found that has far reaching applications not just in its respective traditional context, but also in the West. As one of many examples consider the situation involving Endod, a perennial that is referred to as the African soapberry plant. Endod has been cultivated for centuries by Ethiopians in rural communities who use its berries for laundry soap and shampoo. In the past three decades, an Ethiopian biologist has reported to the global health community that the snails responsible for transmitting schistosomiasis that is second only to malaria in its debilitating effects, have died in areas where people wash their clothes with the soapberry plant.

Indeed, Endod is a biodegradable and inexpensive way to destroy disease causing snails that is also not adverse to humans and animals. However, it turns out that the zebra mussels that clog water intake pipes in the mid western United States and other areas are also destroyed by Endod. So while there is a story the main point here is that the molluscicide has been patented by the University of Toledo with 50% of any future royalties going the university, two university professors, and the Ethiopian biologist. This raises questions about the “discovery” and the real “ownership” of Endod, as well as the ability of poor countries to use their indigenous resources for “capacity building”.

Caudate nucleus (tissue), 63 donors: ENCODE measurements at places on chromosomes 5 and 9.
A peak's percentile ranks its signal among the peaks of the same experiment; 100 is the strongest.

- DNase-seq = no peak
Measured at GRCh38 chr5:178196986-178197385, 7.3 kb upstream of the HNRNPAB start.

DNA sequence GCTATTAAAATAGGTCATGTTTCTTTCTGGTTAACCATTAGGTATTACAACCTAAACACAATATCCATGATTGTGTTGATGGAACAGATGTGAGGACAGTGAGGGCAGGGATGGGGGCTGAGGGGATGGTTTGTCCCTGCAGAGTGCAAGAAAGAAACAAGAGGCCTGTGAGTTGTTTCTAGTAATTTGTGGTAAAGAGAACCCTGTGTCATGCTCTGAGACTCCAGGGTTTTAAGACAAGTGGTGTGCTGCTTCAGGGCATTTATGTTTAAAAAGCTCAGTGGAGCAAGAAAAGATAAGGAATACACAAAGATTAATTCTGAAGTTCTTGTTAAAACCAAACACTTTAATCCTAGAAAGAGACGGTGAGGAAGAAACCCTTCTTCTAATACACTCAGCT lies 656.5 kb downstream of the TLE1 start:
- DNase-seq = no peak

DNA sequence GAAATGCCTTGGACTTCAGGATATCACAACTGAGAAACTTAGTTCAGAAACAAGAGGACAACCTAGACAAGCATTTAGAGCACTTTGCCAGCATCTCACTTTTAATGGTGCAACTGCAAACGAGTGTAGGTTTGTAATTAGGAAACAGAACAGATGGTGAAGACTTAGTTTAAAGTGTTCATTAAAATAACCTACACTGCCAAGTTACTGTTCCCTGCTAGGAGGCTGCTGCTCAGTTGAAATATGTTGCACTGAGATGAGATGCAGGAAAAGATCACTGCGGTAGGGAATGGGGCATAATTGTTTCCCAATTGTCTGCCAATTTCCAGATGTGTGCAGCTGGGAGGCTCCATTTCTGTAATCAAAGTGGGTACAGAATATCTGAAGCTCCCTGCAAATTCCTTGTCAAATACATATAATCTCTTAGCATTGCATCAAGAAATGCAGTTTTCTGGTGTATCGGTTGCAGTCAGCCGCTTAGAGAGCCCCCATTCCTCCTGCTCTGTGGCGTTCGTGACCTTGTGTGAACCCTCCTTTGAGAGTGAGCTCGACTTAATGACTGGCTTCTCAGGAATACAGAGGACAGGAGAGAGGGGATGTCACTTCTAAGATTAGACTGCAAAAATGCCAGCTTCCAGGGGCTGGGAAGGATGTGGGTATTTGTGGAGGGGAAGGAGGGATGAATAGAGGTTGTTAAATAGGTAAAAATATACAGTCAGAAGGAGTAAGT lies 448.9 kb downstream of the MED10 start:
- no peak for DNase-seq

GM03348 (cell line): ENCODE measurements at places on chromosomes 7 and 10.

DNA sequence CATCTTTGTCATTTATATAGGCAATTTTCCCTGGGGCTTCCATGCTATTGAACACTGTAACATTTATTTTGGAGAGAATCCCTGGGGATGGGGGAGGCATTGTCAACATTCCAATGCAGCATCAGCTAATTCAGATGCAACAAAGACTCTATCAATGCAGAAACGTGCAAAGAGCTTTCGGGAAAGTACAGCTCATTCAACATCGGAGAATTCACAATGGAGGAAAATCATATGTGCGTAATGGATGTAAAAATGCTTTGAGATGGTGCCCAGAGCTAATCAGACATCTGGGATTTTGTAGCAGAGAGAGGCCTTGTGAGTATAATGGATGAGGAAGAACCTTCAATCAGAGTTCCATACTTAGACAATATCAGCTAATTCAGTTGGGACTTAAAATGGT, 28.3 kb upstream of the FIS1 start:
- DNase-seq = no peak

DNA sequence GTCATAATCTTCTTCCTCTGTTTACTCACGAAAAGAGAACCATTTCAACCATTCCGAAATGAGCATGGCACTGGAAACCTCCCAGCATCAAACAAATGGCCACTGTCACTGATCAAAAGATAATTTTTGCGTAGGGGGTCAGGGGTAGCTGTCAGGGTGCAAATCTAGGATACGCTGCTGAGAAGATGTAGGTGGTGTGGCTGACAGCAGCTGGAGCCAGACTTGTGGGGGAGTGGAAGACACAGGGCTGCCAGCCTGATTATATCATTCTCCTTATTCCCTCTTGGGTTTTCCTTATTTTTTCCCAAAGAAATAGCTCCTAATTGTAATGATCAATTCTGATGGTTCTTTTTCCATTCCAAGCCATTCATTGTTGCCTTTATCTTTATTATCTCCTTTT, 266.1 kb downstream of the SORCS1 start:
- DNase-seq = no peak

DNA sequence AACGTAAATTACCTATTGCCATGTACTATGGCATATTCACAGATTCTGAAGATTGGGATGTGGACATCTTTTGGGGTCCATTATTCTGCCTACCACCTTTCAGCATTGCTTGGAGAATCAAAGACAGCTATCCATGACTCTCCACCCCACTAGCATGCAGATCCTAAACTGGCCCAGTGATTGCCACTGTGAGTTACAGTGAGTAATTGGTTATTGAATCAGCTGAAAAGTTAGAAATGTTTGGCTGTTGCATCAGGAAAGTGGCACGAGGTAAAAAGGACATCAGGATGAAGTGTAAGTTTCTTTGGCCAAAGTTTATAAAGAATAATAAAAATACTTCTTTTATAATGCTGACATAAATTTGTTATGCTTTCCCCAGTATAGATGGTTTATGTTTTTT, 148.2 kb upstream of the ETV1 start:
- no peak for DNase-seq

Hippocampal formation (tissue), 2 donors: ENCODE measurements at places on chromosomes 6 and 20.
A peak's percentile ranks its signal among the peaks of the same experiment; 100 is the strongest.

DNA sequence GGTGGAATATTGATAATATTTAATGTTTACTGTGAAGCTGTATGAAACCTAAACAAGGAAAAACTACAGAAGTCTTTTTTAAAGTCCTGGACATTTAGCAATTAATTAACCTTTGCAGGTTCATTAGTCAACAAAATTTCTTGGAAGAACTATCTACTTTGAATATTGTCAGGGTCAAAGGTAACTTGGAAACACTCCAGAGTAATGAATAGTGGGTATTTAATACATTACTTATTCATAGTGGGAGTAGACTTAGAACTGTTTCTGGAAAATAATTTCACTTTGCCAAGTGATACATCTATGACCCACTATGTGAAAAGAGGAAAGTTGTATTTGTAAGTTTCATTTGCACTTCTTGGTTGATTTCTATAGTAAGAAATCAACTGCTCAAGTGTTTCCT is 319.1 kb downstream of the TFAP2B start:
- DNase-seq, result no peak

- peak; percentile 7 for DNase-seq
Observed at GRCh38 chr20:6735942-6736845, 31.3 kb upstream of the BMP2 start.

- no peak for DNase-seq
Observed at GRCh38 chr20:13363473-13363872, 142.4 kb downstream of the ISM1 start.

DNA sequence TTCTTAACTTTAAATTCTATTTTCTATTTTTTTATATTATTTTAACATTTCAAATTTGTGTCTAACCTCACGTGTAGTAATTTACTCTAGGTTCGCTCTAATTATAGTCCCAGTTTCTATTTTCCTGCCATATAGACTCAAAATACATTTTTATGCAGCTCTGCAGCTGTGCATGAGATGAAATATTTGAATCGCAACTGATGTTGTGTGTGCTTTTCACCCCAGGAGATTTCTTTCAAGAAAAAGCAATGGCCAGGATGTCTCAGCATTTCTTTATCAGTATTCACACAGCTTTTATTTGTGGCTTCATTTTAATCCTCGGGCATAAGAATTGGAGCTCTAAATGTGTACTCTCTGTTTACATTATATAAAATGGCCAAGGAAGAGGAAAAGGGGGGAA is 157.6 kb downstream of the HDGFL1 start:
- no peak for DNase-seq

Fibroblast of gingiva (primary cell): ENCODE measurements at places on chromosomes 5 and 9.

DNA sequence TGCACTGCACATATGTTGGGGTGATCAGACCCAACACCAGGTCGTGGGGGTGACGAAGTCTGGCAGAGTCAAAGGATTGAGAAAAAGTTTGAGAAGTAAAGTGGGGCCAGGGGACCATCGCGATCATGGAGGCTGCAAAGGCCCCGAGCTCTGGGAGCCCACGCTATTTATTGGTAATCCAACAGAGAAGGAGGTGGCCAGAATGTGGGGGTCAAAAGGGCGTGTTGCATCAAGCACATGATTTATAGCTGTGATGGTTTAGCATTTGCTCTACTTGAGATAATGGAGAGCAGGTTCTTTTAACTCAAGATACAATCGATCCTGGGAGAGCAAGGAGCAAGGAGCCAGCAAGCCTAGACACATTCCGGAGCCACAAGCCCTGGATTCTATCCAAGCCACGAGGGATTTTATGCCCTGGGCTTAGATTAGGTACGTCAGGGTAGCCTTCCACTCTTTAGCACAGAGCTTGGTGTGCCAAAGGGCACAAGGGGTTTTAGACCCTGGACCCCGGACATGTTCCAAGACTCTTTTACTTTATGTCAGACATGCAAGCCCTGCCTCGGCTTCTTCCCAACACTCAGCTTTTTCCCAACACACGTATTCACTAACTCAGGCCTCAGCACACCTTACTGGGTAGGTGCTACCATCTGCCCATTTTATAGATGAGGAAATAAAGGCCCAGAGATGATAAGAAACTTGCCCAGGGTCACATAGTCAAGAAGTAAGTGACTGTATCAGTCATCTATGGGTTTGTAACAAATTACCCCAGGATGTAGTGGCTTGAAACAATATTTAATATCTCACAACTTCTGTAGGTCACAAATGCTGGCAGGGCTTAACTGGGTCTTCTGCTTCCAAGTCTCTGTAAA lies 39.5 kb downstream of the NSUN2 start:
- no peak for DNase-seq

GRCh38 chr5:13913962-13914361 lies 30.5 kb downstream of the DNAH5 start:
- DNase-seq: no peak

In the 1980s chemical and pharmaceutical companies became increasingly interested in collecting, testing and experimenting on the diverse variations of plants and flowers from old and indigenous ecosystems. The interest in biodiversity prospecting and in identifying which botanicals effective indigenous traditional healers use dramatically accelerated. Bioprospecting is the search for plant species that improve pharmaceutical productivity and profits. In the next decade and a half, corporate and governmental interest in institutionalizing access to global botanical and agricultural designed bilateral trade agreements that sought far reaching access to genetically rich ecosystems located in mostly poor South countries.